Britain needs more airport capacity, but where?by Prospect Team / August 21, 2013 / Leave a comment
In a recent report, CentreForum recommended expanding Heathrow, for which it won the Prospect Think Tank of the Year award for best publication. But this suggestion has sparked a furious response, saying that the sky over west London is too congested—Gatwick or Stansted would be better suited to expansion. Boris Johnson has even suggested building a new airport to the east of London and, at the end of the year, the Airports Commission will report its conclusions to the government. Here, two leading commentators take up the debate.
NO–Simon Jenkins: The London airport market is essentially about leisure and tourism. Some 80 per cent of journeys are “non-business,” while the majority are taking Britons abroad rather than bringing foreign tourists here. Nor is there any need for a hub—less than 15 per cent of passengers arriving in Britain are in transit. Hub is another word for British Airways’ eternal bid towards monopoly.
The eagerness to expand Heathrow is entirely driven by BA’s desire to capture the lion’s share of the London market. Since the concept of directing ever more noisy planes over built-up areas is now outside the thinking of airport builders everywhere, to inflict such pollution on west London for the sake of one company’s profit should be unthinkable.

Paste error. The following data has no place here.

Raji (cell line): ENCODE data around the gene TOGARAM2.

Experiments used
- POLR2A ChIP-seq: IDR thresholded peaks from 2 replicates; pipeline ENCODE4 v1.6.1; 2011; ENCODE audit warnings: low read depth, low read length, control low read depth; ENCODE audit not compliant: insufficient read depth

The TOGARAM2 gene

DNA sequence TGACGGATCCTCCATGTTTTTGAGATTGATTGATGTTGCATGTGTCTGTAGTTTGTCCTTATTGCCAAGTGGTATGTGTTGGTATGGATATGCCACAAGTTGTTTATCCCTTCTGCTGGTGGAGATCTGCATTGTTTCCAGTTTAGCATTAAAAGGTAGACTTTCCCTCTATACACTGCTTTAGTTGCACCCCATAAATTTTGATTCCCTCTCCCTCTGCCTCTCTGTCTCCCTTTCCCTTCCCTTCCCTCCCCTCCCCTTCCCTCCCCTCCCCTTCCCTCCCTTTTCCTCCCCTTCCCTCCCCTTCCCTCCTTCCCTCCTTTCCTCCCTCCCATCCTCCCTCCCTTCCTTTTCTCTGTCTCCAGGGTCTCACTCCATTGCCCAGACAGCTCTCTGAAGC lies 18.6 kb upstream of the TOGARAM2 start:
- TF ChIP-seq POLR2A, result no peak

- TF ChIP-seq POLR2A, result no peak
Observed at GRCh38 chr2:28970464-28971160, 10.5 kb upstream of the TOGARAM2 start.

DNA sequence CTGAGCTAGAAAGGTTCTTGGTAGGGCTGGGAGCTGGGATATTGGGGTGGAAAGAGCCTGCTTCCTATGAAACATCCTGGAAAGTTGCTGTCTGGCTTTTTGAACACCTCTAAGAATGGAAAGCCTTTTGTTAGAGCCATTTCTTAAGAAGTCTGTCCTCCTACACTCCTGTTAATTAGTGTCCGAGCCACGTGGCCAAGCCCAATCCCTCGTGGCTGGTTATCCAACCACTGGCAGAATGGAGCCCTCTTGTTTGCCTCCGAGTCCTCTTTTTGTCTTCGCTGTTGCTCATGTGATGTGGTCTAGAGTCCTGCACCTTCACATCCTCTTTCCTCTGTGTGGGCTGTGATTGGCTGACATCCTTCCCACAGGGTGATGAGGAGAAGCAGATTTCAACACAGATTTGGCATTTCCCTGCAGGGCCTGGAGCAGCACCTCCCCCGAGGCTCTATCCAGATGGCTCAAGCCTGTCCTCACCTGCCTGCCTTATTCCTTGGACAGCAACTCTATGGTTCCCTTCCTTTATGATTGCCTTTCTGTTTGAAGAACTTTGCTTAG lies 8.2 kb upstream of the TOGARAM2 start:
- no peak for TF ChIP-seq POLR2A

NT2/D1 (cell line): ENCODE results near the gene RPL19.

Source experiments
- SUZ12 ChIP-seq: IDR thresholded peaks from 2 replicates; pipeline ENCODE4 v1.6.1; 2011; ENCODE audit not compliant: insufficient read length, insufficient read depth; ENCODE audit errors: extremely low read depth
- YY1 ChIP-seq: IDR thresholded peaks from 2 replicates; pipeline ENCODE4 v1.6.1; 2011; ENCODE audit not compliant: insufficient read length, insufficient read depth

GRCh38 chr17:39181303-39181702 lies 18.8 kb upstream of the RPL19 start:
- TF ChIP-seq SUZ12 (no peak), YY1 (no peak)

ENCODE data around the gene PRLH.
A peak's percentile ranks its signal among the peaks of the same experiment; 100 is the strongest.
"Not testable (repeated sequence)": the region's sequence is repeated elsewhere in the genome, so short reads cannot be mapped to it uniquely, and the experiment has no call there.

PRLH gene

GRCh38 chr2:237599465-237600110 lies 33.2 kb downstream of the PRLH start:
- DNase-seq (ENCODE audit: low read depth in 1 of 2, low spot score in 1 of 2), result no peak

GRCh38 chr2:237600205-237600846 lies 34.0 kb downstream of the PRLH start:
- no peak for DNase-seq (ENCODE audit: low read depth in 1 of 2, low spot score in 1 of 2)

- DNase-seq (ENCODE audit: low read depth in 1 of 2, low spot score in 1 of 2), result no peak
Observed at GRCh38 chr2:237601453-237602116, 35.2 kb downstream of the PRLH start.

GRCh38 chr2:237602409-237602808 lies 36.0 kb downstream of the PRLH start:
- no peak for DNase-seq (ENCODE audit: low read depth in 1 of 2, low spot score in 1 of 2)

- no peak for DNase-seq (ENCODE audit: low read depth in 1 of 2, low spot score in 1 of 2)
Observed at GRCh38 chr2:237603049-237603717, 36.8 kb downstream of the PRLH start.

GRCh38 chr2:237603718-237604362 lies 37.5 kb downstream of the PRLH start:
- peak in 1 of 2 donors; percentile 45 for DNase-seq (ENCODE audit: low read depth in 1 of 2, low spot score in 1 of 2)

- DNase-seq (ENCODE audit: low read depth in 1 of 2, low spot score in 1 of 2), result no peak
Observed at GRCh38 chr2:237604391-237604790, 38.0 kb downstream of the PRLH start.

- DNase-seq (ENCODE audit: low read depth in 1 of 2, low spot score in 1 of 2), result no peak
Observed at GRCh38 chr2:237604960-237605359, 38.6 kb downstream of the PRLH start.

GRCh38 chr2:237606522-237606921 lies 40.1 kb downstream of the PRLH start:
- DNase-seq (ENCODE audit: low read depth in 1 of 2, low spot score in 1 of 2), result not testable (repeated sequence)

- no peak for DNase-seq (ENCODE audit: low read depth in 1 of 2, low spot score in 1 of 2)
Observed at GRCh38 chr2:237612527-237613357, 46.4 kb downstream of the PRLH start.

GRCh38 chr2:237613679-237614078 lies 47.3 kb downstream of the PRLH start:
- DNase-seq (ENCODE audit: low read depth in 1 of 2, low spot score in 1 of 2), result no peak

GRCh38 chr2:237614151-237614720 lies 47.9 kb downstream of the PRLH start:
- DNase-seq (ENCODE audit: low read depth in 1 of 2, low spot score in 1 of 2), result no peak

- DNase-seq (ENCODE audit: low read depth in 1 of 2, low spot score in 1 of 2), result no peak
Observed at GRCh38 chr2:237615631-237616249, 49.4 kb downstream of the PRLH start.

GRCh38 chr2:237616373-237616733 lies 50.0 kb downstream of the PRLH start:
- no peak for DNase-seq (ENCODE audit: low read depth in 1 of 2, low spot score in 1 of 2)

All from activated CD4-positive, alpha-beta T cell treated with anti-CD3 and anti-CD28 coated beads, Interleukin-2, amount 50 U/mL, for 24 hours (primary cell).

Business flights can be concentrated on Heathrow and City Airport as that appears to be what business travellers want. But tourists can go elsewhere. Nor is there any overriding need for domestic flights—a fifth of the current total—to leave from Heathrow. Pushing them elsewhere might encourage more passengers onto the trains.
Tourists have rights, and the right to civilised travel is one of them. But London’s airports have runway capacity to spare, especially at Stansted and Luton. Sensible slot rationing allocates flights (including BA ones) between Heathrow, Gatwick, Stansted and City. A decision on a new runway at Gatwick is already due by 2015. Another at Stansted is feasible. Point to point flights from elsewhere in Britain seem likely to take an increasing load off London.